But studies of both humans and non-human animals haven't been able to draw a solid link between specific hormones and the symptoms of PPD. Another idea is that this condition has to do with all the intense life change that's happening when you have a baby. Transitioning to parenthood is hard.

There's the sleep deprivation. The need to develop a new sense of identity. The sleep deprivation.

The change in your day-to-day routine. The gap between the support you thought you were going to get from your friends and family and what you're actually getting. Oh, and did I mention the sleep deprivation?

Ultimately, most psychologists agree that PPD is caused by a mix of biological and social factors, a wild hormonal cocktail dumped on top of one of the most stressful periods someone can experience. And with that in mind, there are some risk factors that can predict how likely you are to get postpartum depression. They include a previous history of depression, a poor marital relationship or a lack of social support, and stressful life events.

In men, the strongest predictor is whether their female partner has PPD, with 25-50% of new fathers experiencing this kind of depression if their female partner also has it. But here's the thing… even if we don't know exactly what causes PPD, we do know that it's pretty bad news for the kid. There's a ton of research showing that parental depression can affect children's development.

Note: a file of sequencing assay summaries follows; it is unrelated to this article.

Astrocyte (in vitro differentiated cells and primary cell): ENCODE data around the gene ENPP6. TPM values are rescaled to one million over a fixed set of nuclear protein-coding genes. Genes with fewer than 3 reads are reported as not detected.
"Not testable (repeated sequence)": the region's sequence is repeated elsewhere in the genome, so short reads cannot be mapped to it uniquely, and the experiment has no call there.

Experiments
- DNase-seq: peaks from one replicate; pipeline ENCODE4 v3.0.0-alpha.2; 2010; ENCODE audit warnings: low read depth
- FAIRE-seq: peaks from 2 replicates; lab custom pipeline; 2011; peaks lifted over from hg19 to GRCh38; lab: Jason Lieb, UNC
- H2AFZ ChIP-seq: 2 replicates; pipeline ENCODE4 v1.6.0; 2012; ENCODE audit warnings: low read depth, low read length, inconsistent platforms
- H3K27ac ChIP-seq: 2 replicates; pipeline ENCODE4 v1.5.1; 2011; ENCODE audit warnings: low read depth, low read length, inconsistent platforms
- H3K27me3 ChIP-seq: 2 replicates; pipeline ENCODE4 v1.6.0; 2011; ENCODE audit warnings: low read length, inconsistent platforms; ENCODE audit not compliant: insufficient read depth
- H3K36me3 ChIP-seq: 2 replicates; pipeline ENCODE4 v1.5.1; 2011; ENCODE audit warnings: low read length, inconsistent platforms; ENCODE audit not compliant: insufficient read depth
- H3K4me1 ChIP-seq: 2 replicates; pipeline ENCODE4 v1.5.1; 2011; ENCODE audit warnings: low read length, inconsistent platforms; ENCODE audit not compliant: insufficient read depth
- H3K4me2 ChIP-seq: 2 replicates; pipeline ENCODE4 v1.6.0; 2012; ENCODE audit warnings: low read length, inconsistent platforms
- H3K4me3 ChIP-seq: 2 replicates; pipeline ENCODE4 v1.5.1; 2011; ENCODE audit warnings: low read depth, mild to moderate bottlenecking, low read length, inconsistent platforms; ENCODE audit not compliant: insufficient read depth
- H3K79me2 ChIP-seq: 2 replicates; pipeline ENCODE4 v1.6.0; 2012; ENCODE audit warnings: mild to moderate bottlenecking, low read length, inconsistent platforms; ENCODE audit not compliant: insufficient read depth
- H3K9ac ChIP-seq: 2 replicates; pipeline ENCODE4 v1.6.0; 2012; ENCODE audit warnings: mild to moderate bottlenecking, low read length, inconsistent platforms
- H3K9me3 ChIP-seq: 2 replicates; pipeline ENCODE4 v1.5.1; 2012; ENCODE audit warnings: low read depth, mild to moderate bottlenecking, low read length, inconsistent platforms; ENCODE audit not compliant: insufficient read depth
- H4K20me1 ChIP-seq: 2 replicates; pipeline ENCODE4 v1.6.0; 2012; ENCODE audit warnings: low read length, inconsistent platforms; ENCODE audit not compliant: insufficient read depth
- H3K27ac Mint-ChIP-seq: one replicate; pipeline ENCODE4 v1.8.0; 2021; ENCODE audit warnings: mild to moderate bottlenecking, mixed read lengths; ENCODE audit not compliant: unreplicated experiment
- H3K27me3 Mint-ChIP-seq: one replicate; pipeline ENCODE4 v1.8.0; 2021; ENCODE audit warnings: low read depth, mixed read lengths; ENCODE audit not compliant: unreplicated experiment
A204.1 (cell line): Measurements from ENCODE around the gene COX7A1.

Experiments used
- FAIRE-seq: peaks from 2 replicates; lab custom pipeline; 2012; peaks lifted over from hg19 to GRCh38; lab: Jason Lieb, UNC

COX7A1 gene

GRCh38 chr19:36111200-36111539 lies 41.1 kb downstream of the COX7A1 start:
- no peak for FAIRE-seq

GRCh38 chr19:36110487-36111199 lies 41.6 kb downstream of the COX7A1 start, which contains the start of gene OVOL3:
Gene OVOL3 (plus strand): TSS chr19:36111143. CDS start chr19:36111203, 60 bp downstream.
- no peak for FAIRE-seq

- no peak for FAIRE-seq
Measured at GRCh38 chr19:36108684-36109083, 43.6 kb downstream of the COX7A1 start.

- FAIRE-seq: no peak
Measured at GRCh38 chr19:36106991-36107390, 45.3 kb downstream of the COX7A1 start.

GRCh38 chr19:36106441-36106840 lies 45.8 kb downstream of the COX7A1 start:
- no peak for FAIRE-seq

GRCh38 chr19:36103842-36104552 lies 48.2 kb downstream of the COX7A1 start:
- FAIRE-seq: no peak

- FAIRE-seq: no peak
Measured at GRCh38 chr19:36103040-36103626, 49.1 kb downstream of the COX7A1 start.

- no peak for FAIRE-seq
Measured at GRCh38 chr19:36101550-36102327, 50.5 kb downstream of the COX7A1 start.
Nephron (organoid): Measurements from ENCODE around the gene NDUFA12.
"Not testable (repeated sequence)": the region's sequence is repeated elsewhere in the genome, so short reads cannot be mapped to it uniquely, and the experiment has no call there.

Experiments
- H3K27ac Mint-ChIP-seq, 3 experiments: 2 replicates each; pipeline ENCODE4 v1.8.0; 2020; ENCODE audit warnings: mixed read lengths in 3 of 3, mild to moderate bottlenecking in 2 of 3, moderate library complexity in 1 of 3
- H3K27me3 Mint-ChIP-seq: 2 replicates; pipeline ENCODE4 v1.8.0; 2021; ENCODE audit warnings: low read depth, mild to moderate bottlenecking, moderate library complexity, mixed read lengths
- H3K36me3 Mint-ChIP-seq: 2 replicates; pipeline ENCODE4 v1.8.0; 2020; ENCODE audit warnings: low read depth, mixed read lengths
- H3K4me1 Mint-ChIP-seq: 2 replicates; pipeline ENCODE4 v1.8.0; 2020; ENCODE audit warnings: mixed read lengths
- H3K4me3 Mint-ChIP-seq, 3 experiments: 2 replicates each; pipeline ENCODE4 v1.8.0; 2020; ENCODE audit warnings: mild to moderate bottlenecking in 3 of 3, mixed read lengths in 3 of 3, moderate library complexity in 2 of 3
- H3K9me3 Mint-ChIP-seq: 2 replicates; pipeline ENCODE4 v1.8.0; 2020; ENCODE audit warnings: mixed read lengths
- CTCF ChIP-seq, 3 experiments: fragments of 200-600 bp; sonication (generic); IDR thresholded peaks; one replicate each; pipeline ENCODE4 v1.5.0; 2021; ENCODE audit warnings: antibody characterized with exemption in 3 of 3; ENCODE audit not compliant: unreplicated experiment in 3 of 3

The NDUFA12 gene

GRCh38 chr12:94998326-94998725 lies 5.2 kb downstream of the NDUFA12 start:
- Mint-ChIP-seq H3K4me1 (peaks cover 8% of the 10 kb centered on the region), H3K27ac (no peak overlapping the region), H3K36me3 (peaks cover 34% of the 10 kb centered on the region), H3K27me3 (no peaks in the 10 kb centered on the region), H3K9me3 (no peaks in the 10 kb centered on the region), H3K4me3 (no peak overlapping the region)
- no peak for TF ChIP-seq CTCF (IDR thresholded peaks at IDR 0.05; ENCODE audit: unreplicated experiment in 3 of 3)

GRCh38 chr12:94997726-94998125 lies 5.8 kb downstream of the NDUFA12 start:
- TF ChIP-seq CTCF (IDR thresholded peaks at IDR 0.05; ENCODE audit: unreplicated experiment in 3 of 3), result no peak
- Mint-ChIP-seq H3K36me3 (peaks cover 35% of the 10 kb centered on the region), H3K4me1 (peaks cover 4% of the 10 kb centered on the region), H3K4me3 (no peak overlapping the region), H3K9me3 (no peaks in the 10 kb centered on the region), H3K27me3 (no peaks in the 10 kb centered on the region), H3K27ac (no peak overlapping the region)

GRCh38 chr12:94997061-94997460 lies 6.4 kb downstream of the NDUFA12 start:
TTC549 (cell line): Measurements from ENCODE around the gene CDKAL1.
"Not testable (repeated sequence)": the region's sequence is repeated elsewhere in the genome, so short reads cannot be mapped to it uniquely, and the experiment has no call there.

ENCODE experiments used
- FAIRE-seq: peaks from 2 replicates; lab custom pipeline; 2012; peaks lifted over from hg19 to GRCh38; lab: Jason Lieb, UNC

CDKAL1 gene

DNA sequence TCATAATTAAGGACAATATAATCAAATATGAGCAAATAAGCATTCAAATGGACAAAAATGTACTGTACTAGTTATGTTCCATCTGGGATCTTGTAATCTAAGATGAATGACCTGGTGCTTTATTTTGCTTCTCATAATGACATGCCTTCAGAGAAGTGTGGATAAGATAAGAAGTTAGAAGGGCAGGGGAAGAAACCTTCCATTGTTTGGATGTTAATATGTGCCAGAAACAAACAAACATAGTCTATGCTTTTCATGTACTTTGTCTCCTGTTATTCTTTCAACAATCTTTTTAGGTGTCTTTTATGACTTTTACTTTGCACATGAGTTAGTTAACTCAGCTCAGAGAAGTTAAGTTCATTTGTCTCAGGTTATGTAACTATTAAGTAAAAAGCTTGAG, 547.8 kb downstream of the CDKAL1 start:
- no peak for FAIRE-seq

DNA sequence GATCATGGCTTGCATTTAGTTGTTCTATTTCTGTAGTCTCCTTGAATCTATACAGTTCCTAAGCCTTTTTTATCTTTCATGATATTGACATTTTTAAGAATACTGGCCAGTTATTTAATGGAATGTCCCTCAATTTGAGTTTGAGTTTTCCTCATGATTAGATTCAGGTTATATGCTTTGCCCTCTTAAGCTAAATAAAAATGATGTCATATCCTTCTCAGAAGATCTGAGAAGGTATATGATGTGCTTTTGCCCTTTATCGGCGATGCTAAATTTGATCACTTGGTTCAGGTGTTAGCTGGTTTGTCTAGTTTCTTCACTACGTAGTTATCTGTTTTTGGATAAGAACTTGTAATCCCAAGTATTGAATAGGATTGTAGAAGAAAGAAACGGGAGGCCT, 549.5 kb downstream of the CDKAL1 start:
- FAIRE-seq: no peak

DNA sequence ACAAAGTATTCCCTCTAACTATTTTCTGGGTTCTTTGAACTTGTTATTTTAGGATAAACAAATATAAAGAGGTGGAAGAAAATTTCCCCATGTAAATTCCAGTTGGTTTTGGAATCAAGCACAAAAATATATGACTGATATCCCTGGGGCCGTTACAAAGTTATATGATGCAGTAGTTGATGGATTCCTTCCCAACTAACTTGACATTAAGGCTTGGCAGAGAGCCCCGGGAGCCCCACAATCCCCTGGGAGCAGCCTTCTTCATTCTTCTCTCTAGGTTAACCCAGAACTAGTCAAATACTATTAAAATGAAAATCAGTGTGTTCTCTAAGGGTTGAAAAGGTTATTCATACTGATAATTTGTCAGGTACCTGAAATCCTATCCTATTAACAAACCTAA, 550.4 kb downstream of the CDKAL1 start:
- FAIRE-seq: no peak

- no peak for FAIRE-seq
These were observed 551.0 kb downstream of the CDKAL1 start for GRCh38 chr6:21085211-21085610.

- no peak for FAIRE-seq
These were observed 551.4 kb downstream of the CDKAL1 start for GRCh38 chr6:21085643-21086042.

The list just goes on and on, from delayed cognitive development and motor function to difficult temperament to attentional difficulties. And having two depressed parents is even more of a risk factor for these problems than one. The good news is that PPD can be treated with therapy.

Several studies have found that women who received interpersonal therapy recovered from their depressive episode significantly better than those in a waiting list condition. And cognitive behavioral therapy, which works with patients to challenge problematic thoughts and change destructive patterns of behavior, has also been shown to work. Medications can help, too, but breastfeeding women do need to be careful about which ones they take.

Really, a bigger problem is that people don't seek out help. Over the years, studies have found that many women believed their PPD was a normal reaction to new motherhood or were ashamed of it. Some were even afraid that being labeled as “mentally ill” would make others think they couldn't be trusted to be good moms.

Which is not okay. We have got to destigmatize this stuff, so that people can get the help they need without fear or shame. To that end, many experts have advocated for making PPD screening and treatment a normal part of prenatal care.

But in the meantime? We've just got to keep talking about it. Thanks for watching this episode of SciShow Psych, especially to our patrons on Patreon!

Our team couldn't make episodes like this without you. If you'd like to help support free psychology education on the Internet, you can go to [OUTRO ♪].